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Proscribing peace

Proscribing peace
how listing armed groups as terrorists hurts negotiations

  • ISBN: 9781526171566
  • Editorial: Manchester University Press
  • Lugar de la edición: Manchester. Reino Unido
  • Colección: New Approaches to Conflict Analysis
  • Encuadernación: Rústica
  • Medidas: 24 cm
  • Nº Pág.: 240
  • Idiomas: Inglés

Papel: Rústica
42,15 €
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Proscribing peace offers a systematic examination of the impact of proscription on peace negotiations. By introducing the concept of 'linguistic ceasefire', Haspeslagh adds to our understanding of the timing and sequencing of peace processes in the context of proscription. With relevance for more than half of the conflicts around the world in which an armed group is listed as a terrorist organisation, 'linguistic ceasefire' helps to explain why certain conflicts remain stuck in the 'terrorist' framing, while others emerge from it. International proscription regimes criminalise both the actor and the act of terrorism. Proscribing peace calls for an end to the amalgamation between acts and actors. By focussing on the acts instead, Haspeslagh argues, international policy would be better able to consider the violent actions both of armed groups and those of the state. By separating the act and the actor, change - and thus peace - become possible.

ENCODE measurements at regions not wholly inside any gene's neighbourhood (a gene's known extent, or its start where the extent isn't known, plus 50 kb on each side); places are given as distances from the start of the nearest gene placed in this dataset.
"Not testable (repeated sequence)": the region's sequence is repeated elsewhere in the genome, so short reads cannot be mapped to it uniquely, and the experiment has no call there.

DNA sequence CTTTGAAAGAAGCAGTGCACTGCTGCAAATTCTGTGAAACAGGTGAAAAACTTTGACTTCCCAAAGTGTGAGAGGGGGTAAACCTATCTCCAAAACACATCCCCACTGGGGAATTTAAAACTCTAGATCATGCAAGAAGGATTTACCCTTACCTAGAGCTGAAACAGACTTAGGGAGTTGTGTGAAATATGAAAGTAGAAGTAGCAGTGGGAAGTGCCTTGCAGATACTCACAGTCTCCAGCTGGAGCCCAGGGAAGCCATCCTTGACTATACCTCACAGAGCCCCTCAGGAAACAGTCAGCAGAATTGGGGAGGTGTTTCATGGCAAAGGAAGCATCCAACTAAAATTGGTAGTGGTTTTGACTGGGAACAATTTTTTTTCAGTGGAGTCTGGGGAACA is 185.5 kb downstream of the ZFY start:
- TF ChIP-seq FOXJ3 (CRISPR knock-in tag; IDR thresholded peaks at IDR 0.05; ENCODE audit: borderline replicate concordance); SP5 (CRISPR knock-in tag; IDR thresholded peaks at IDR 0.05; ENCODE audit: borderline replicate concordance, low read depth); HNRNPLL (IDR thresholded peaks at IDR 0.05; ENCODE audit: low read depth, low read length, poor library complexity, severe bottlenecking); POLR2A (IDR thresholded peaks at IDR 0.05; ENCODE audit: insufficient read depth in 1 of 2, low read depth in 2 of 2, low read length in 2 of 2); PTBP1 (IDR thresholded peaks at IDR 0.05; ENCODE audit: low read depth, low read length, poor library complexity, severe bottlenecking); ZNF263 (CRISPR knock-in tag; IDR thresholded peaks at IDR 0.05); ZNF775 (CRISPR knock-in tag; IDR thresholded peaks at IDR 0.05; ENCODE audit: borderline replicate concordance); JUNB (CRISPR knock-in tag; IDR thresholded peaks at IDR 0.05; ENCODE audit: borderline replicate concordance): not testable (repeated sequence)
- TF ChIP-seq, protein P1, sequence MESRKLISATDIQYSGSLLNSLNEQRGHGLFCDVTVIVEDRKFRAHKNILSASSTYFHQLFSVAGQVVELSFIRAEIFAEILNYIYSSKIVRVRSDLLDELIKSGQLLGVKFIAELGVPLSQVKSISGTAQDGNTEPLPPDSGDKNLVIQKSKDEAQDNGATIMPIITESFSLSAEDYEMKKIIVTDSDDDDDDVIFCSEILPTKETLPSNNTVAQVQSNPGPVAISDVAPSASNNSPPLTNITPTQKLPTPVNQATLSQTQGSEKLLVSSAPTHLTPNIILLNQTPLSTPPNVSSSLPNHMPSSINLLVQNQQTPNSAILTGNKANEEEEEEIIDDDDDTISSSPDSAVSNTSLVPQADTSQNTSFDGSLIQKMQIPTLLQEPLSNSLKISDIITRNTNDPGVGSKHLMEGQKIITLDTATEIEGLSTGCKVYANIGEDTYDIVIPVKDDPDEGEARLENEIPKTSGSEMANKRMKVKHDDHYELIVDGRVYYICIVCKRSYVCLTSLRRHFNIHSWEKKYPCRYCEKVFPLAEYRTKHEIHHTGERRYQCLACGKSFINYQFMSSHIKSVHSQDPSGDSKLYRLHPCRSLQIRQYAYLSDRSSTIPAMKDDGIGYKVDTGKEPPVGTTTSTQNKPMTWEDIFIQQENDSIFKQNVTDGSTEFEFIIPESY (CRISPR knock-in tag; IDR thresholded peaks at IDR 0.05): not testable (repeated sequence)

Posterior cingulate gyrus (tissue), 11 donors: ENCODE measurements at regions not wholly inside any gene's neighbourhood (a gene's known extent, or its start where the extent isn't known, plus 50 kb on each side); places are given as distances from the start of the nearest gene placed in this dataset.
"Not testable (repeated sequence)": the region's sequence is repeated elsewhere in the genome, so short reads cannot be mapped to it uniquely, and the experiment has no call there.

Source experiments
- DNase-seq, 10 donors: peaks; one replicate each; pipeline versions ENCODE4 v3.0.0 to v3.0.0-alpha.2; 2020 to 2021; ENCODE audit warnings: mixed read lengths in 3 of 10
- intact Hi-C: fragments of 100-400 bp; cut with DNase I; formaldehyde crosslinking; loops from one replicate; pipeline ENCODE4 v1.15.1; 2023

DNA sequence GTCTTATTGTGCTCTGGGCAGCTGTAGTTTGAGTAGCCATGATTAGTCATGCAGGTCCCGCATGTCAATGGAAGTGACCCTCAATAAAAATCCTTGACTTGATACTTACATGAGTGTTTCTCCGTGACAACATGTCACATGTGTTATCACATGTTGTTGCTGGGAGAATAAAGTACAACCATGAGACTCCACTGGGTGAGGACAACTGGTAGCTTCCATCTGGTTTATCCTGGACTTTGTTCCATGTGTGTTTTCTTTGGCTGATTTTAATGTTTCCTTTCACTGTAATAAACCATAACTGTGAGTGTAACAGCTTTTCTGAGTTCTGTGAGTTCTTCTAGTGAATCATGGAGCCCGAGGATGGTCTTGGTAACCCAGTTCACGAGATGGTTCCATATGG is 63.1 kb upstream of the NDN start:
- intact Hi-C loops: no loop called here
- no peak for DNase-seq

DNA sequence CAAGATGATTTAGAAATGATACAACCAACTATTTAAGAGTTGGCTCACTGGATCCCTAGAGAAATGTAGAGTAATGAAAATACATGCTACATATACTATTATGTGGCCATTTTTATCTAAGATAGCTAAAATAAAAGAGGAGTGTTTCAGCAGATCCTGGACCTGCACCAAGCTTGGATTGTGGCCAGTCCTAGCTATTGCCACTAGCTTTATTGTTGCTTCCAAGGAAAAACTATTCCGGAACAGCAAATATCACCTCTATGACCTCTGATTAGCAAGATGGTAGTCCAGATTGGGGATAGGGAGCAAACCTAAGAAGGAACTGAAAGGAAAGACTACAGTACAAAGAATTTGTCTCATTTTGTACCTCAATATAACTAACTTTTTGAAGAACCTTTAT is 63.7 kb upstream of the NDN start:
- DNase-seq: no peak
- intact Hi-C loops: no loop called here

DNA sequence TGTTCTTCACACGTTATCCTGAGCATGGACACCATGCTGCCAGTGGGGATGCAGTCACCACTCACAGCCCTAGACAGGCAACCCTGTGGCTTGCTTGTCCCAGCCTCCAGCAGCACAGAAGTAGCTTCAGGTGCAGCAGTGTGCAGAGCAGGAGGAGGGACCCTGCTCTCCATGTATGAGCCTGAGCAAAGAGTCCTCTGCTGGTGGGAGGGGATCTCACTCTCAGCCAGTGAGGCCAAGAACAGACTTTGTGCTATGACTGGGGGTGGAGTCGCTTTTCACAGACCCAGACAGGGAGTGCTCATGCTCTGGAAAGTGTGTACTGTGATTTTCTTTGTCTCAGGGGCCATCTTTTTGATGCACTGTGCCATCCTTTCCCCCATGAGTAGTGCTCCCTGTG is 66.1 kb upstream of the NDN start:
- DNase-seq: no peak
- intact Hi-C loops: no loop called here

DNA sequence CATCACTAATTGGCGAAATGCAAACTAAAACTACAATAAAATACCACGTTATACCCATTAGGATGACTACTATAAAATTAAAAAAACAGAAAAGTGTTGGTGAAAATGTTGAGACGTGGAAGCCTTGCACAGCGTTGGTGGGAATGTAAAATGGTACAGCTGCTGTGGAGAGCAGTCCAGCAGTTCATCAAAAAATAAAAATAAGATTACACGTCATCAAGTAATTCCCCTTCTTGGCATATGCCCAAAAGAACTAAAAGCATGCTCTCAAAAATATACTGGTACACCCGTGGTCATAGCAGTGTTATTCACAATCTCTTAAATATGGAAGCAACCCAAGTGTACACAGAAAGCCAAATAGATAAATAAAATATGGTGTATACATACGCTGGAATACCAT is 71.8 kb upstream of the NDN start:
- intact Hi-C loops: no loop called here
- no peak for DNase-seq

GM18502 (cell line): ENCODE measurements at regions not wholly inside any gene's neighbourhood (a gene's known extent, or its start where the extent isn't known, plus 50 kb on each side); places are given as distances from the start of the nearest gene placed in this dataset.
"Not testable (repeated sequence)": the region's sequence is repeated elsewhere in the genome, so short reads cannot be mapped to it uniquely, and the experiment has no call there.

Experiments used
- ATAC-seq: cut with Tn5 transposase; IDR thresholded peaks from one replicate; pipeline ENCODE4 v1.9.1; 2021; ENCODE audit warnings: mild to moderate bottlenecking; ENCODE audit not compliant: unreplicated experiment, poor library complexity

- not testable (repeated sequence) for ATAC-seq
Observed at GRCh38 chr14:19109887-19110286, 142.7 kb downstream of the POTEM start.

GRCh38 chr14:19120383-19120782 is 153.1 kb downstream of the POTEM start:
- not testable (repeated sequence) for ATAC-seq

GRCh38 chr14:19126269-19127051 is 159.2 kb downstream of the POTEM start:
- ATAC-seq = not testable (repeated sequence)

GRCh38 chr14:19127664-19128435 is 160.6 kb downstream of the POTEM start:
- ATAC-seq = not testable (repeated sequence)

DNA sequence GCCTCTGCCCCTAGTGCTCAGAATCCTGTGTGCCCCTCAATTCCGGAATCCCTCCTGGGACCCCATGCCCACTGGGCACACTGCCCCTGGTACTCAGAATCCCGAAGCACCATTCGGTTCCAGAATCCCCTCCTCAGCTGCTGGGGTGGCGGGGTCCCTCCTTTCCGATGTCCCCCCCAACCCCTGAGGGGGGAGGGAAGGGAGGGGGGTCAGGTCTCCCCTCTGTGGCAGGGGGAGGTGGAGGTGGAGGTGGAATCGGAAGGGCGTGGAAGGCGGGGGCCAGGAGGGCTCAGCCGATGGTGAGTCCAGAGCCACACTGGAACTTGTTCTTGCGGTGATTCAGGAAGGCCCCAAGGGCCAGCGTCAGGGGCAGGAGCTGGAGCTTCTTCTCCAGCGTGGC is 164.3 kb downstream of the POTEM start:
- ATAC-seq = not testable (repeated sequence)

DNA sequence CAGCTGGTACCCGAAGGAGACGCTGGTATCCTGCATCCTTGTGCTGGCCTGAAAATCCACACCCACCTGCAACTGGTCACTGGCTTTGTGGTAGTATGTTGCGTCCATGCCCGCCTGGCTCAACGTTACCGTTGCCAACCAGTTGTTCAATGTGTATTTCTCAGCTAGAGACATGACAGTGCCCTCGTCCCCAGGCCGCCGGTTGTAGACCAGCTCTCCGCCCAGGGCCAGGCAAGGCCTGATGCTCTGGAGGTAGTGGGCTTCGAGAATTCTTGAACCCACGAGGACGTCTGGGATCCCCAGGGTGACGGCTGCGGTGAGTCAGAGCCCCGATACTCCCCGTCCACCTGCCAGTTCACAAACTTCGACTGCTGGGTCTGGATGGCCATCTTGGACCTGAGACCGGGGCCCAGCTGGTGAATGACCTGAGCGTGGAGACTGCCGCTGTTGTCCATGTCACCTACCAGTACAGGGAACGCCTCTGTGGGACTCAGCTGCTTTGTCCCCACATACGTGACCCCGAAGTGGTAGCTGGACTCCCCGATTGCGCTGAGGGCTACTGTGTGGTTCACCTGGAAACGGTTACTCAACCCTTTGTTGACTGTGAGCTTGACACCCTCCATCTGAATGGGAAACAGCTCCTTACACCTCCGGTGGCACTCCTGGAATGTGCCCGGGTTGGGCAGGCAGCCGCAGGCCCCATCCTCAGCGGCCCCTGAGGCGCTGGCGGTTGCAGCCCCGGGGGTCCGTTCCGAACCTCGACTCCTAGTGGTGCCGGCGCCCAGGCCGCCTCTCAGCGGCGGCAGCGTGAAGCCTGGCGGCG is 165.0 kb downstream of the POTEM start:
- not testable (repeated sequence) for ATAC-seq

1 Tying the act to the actor: a short history of international proscription
2 International proscription regimes: material and symbolic effects
3 Proscription and pre-negotiations: the importance of the‘linguistic ceasefire
4 The linguistic ceasefire
5 Proscription and power
6 Revisiting ripeness
7 The effect of proscription in ColombiaConclusion: proscribing peace


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